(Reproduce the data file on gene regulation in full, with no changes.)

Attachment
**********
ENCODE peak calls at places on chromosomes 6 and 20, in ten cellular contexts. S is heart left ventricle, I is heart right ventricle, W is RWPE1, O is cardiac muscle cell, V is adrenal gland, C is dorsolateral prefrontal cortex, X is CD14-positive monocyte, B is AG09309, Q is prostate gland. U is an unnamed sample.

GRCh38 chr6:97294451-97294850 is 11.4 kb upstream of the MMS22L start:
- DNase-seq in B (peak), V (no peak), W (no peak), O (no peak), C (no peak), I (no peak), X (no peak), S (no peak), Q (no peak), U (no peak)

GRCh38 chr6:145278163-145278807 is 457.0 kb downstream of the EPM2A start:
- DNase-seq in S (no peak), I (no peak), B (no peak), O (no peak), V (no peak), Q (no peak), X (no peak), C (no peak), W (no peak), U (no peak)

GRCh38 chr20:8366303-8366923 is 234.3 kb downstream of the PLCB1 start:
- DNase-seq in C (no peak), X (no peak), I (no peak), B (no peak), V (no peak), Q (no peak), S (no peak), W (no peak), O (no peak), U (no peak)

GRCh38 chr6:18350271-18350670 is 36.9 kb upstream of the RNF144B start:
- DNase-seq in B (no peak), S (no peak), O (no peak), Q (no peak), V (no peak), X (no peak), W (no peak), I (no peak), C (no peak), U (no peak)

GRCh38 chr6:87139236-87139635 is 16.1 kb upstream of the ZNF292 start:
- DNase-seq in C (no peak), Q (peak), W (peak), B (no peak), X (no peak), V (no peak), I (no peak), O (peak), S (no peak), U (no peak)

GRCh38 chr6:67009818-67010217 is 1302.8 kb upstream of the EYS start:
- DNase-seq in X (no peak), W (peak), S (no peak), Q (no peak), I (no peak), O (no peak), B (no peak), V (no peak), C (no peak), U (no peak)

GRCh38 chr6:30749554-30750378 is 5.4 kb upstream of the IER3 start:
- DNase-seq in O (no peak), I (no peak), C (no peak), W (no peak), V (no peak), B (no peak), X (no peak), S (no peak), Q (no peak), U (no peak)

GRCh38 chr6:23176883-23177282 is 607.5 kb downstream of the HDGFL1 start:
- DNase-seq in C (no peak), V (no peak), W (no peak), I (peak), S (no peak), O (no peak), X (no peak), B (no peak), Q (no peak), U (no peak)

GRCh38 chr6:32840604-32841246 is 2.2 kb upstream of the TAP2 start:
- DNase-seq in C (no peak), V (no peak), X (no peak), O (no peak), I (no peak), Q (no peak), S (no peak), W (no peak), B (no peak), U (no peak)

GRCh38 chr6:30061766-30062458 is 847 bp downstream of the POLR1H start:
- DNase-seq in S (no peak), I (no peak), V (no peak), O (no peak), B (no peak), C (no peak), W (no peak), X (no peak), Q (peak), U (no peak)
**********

ENCODE peak calls at places on chromosomes 6 and 20, in ten cellular contexts. S is heart left ventricle, I is heart right ventricle, W is RWPE1, O is cardiac muscle cell, V is adrenal gland, C is dorsolateral prefrontal cortex, X is CD14-positive monocyte, B is AG09309, Q is prostate gland. U is an unnamed sample.

GRCh38 chr6:97294451-97294850 is 11.4 kb upstream of the MMS22L start:
- DNase-seq in B (peak), V (no peak), W (no peak), O (no peak), C (no peak), I (no peak), X (no peak), S (no peak), Q (no peak), U (no peak)

GRCh38 chr6:145278163-145278807 is 457.0 kb downstream of the EPM2A start:
- DNase-seq in S (no peak), I (no peak), B (no peak), O (no peak), V (no peak), Q (no peak), X (no peak), C (no peak), W (no peak), U (no peak)

GRCh38 chr20:8366303-8366923 is 234.3 kb downstream of the PLCB1 start:
- DNase-seq in C (no peak), X (no peak), I (no peak), B (no peak), V (no peak), Q (no peak), S (no peak), W (no peak), O (no peak), U (no peak)

GRCh38 chr6:18350271-18350670 is 36.9 kb upstream of the RNF144B start:
- DNase-seq in B (no peak), S (no peak), O (no peak), Q (no peak), V (no peak), X (no peak), W (no peak), I (no peak), C (no peak), U (no peak)

GRCh38 chr6:87139236-87139635 is 16.1 kb upstream of the ZNF292 start:
- DNase-seq in C (no peak), Q (peak), W (peak), B (no peak), X (no peak), V (no peak), I (no peak), O (peak), S (no peak), U (no peak)

GRCh38 chr6:67009818-67010217 is 1302.8 kb upstream of the EYS start:
- DNase-seq in X (no peak), W (peak), S (no peak), Q (no peak), I (no peak), O (no peak), B (no peak), V (no peak), C (no peak), U (no peak)

GRCh38 chr6:30749554-30750378 is 5.4 kb upstream of the IER3 start:
- DNase-seq in O (no peak), I (no peak), C (no peak), W (no peak), V (no peak), B (no peak), X (no peak), S (no peak), Q (no peak), U (no peak)

GRCh38 chr6:23176883-23177282 is 607.5 kb downstream of the HDGFL1 start:
- DNase-seq in C (no peak), V (no peak), W (no peak), I (peak), S (no peak), O (no peak), X (no peak), B (no peak), Q (no peak), U (no peak)

GRCh38 chr6:32840604-32841246 is 2.2 kb upstream of the TAP2 start:
- DNase-seq in C (no peak), V (no peak), X (no peak), O (no peak), I (no peak), Q (no peak), S (no peak), W (no peak), B (no peak), U (no peak)

GRCh38 chr6:30061766-30062458 is 847 bp downstream of the POLR1H start:
- DNase-seq in S (no peak), I (no peak), V (no peak), O (no peak), B (no peak), C (no peak), W (no peak), X (no peak), Q (peak), U (no peak)